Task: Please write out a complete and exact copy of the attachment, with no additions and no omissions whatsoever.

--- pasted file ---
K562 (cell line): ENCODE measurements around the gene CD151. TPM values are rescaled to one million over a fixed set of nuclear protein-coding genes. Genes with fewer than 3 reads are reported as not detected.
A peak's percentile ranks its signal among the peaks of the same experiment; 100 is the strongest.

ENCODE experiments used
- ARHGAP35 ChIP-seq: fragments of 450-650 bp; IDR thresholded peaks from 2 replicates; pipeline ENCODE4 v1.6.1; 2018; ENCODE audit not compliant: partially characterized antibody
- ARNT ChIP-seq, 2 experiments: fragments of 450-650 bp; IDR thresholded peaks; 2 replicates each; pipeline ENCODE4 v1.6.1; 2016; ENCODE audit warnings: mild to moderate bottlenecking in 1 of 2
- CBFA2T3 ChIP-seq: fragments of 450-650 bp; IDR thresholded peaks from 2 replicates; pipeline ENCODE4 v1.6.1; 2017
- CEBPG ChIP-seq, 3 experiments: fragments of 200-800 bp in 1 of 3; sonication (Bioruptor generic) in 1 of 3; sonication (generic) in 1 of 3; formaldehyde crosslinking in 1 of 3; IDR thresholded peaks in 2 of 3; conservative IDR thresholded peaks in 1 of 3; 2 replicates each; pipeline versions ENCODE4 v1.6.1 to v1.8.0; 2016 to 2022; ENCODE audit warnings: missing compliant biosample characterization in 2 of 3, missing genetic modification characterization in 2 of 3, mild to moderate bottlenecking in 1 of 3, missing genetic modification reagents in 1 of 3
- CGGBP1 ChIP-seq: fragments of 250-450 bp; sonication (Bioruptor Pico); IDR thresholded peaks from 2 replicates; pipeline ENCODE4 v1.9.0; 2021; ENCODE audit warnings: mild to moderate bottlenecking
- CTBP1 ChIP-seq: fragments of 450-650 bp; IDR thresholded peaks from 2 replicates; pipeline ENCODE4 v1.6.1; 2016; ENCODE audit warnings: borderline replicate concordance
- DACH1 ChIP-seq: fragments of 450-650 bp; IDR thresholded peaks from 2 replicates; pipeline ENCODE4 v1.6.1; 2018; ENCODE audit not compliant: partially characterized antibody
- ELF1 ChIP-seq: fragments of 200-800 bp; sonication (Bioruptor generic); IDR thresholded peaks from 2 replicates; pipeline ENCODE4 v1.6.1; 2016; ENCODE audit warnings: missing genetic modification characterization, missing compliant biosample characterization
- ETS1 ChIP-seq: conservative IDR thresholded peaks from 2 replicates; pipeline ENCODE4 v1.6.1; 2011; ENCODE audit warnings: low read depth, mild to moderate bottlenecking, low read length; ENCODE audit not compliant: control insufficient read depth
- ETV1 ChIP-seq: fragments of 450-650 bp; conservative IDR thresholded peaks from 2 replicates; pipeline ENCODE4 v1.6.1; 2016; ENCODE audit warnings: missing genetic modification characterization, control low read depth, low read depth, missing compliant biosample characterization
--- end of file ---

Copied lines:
K562 (cell line): ENCODE measurements around the gene CD151. TPM values are rescaled to one million over a fixed set of nuclear protein-coding genes. Genes with fewer than 3 reads are reported as not detected.
A peak's percentile ranks its signal among the peaks of the same experiment; 100 is the strongest.

ENCODE experiments used
- ARHGAP35 ChIP-seq: fragments of 450-650 bp; IDR thresholded peaks from 2 replicates; pipeline ENCODE4 v1.6.1; 2018; ENCODE audit not compliant: partially characterized antibody
- ARNT ChIP-seq, 2 experiments: fragments of 450-650 bp; IDR thresholded peaks; 2 replicates each; pipeline ENCODE4 v1.6.1; 2016; ENCODE audit warnings: mild to moderate bottlenecking in 1 of 2
- CBFA2T3 ChIP-seq: fragments of 450-650 bp; IDR thresholded peaks from 2 replicates; pipeline ENCODE4 v1.6.1; 2017
- CEBPG ChIP-seq, 3 experiments: fragments of 200-800 bp in 1 of 3; sonication (Bioruptor generic) in 1 of 3; sonication (generic) in 1 of 3; formaldehyde crosslinking in 1 of 3; IDR thresholded peaks in 2 of 3; conservative IDR thresholded peaks in 1 of 3; 2 replicates each; pipeline versions ENCODE4 v1.6.1 to v1.8.0; 2016 to 2022; ENCODE audit warnings: missing compliant biosample characterization in 2 of 3, missing genetic modification characterization in 2 of 3, mild to moderate bottlenecking in 1 of 3, missing genetic modification reagents in 1 of 3
- CGGBP1 ChIP-seq: fragments of 250-450 bp; sonication (Bioruptor Pico); IDR thresholded peaks from 2 replicates; pipeline ENCODE4 v1.9.0; 2021; ENCODE audit warnings: mild to moderate bottlenecking
- CTBP1 ChIP-seq: fragments of 450-650 bp; IDR thresholded peaks from 2 replicates; pipeline ENCODE4 v1.6.1; 2016; ENCODE audit warnings: borderline replicate concordance
- DACH1 ChIP-seq: fragments of 450-650 bp; IDR thresholded peaks from 2 replicates; pipeline ENCODE4 v1.6.1; 2018; ENCODE audit not compliant: partially characterized antibody
- ELF1 ChIP-seq: fragments of 200-800 bp; sonication (Bioruptor generic); IDR thresholded peaks from 2 replicates; pipeline ENCODE4 v1.6.1; 2016; ENCODE audit warnings: missing genetic modification characterization, missing compliant biosample characterization
- ETS1 ChIP-seq: conservative IDR thresholded peaks from 2 replicates; pipeline ENCODE4 v1.6.1; 2011; ENCODE audit warnings: low read depth, mild to moderate bottlenecking, low read length; ENCODE audit not compliant: control insufficient read depth
- ETV1 ChIP-seq: fragments of 450-650 bp; conservative IDR thresholded peaks from 2 replicates; pipeline ENCODE4 v1.6.1; 2016; ENCODE audit warnings: missing genetic modification characterization, control low read depth, low read depth, missing compliant biosample characterization